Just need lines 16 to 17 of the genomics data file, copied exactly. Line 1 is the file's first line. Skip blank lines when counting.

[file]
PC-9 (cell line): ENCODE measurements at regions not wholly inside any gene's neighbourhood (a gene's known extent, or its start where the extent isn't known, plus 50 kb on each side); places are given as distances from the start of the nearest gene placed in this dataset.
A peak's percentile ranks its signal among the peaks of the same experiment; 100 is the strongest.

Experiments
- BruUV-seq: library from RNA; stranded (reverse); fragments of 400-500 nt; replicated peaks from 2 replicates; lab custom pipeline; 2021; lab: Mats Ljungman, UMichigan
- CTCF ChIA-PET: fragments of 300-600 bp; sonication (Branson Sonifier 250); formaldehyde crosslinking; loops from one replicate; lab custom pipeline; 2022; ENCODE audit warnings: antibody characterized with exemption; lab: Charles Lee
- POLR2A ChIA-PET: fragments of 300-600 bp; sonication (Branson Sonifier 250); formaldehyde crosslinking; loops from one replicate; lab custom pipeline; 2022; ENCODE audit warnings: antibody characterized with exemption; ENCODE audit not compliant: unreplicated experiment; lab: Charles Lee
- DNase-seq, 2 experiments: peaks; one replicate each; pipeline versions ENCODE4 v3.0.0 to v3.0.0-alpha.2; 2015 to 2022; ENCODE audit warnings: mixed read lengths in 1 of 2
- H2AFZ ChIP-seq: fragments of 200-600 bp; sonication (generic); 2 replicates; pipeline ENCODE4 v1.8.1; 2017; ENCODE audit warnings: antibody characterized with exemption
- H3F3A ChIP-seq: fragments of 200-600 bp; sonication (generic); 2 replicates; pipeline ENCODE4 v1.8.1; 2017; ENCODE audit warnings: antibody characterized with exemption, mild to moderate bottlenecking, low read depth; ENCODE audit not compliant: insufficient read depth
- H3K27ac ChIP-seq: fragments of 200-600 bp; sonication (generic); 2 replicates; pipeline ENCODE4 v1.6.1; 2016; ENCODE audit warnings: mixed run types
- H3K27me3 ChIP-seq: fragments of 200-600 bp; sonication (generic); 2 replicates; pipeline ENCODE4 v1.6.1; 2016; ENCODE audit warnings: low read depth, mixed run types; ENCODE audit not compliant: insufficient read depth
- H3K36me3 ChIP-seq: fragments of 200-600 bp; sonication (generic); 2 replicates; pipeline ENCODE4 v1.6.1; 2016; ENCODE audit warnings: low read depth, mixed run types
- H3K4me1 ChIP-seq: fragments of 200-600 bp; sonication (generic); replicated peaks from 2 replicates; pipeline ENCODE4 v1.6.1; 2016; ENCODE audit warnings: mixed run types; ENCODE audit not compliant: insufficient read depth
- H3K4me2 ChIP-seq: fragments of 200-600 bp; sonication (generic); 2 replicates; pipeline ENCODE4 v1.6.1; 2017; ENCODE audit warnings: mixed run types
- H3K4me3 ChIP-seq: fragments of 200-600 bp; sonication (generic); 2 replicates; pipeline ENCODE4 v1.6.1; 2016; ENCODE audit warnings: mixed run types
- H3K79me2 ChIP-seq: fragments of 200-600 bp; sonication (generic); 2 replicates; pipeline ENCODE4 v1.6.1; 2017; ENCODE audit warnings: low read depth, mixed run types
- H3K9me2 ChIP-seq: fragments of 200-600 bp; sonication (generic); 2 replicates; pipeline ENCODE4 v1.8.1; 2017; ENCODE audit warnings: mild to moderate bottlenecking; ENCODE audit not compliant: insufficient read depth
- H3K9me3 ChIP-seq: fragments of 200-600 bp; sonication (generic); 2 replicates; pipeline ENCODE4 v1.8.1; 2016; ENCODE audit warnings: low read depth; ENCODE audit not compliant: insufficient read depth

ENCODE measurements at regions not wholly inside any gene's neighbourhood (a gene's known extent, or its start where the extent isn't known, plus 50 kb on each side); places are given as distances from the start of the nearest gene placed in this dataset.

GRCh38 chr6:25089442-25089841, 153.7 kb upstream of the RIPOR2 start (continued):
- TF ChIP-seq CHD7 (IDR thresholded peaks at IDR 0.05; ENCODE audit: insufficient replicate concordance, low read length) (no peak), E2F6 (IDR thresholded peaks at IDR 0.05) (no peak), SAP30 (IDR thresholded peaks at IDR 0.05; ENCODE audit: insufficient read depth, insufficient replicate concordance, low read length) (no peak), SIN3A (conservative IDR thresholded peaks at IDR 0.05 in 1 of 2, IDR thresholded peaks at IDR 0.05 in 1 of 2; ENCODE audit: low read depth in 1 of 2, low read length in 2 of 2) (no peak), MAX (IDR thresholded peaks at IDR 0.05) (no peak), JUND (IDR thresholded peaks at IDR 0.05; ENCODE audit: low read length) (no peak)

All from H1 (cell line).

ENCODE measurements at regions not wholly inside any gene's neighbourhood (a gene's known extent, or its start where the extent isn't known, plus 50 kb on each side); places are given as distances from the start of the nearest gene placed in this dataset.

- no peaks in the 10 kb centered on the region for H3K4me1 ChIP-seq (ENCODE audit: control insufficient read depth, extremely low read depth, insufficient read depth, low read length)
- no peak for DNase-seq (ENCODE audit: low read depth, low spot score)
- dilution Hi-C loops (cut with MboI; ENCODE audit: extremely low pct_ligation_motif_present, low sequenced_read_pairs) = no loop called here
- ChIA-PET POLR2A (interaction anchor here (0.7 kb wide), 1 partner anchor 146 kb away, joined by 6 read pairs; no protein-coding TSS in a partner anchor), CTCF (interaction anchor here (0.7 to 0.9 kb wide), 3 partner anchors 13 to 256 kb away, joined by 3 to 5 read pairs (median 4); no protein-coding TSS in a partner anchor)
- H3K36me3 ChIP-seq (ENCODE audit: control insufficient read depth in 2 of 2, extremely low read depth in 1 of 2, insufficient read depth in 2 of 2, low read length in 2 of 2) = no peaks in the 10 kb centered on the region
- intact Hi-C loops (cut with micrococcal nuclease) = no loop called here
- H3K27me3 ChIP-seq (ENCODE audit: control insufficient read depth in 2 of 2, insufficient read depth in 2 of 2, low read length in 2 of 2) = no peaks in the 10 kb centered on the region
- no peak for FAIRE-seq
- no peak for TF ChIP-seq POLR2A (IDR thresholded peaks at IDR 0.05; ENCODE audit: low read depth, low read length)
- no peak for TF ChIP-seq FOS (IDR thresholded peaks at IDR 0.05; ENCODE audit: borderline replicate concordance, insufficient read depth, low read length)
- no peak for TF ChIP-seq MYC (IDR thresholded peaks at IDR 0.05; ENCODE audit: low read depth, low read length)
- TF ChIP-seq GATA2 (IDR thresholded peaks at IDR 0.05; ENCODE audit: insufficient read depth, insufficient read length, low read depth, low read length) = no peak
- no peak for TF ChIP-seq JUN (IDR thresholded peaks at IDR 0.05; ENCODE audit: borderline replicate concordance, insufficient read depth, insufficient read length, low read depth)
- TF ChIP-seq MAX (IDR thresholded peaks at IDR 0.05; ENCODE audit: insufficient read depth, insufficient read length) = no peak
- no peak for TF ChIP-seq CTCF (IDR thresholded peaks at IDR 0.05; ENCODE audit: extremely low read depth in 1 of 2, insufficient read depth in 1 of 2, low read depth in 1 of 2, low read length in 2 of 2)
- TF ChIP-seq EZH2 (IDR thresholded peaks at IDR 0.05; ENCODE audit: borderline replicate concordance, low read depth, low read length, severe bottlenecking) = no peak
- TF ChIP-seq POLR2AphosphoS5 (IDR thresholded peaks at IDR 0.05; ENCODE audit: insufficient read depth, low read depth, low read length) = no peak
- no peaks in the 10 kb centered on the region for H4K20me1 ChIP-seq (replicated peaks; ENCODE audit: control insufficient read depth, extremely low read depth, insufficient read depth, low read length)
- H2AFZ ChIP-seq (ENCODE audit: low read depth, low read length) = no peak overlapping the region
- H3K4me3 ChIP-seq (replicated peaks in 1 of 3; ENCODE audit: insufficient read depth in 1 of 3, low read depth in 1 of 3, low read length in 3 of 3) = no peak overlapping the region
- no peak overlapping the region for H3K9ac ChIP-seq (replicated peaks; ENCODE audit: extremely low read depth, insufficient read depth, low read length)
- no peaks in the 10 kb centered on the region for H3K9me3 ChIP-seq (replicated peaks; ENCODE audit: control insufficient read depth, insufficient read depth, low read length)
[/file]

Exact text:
- H3K79me2 ChIP-seq: fragments of 200-600 bp; sonication (generic); 2 replicates; pipeline ENCODE4 v1.6.1; 2017; ENCODE audit warnings: low read depth, mixed run types
- H3K9me2 ChIP-seq: fragments of 200-600 bp; sonication (generic); 2 replicates; pipeline ENCODE4 v1.8.1; 2017; ENCODE audit warnings: mild to moderate bottlenecking; ENCODE audit not compliant: insufficient read depth